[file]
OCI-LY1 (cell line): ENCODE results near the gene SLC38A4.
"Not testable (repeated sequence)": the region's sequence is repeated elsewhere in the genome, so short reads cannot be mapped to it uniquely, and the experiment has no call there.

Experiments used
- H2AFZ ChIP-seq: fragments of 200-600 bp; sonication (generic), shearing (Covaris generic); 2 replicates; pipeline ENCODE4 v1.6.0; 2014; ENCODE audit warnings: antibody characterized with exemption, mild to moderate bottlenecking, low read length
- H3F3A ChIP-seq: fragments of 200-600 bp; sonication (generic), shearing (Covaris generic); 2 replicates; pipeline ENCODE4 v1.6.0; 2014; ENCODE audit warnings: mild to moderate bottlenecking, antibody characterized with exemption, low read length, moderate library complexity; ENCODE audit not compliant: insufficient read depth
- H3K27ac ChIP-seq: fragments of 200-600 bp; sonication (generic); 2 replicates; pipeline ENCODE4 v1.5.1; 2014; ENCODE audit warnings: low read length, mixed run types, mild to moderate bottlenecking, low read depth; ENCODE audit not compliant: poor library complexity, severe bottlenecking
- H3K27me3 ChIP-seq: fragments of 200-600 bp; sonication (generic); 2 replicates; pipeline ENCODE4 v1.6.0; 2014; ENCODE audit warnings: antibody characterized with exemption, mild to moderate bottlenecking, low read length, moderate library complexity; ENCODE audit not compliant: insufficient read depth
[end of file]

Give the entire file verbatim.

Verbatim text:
OCI-LY1 (cell line): ENCODE results near the gene SLC38A4.
"Not testable (repeated sequence)": the region's sequence is repeated elsewhere in the genome, so short reads cannot be mapped to it uniquely, and the experiment has no call there.

Experiments used
- H2AFZ ChIP-seq: fragments of 200-600 bp; sonication (generic), shearing (Covaris generic); 2 replicates; pipeline ENCODE4 v1.6.0; 2014; ENCODE audit warnings: antibody characterized with exemption, mild to moderate bottlenecking, low read length
- H3F3A ChIP-seq: fragments of 200-600 bp; sonication (generic), shearing (Covaris generic); 2 replicates; pipeline ENCODE4 v1.6.0; 2014; ENCODE audit warnings: mild to moderate bottlenecking, antibody characterized with exemption, low read length, moderate library complexity; ENCODE audit not compliant: insufficient read depth
- H3K27ac ChIP-seq: fragments of 200-600 bp; sonication (generic); 2 replicates; pipeline ENCODE4 v1.5.1; 2014; ENCODE audit warnings: low read length, mixed run types, mild to moderate bottlenecking, low read depth; ENCODE audit not compliant: poor library complexity, severe bottlenecking
- H3K27me3 ChIP-seq: fragments of 200-600 bp; sonication (generic); 2 replicates; pipeline ENCODE4 v1.6.0; 2014; ENCODE audit warnings: antibody characterized with exemption, mild to moderate bottlenecking, low read length, moderate library complexity; ENCODE audit not compliant: insufficient read depth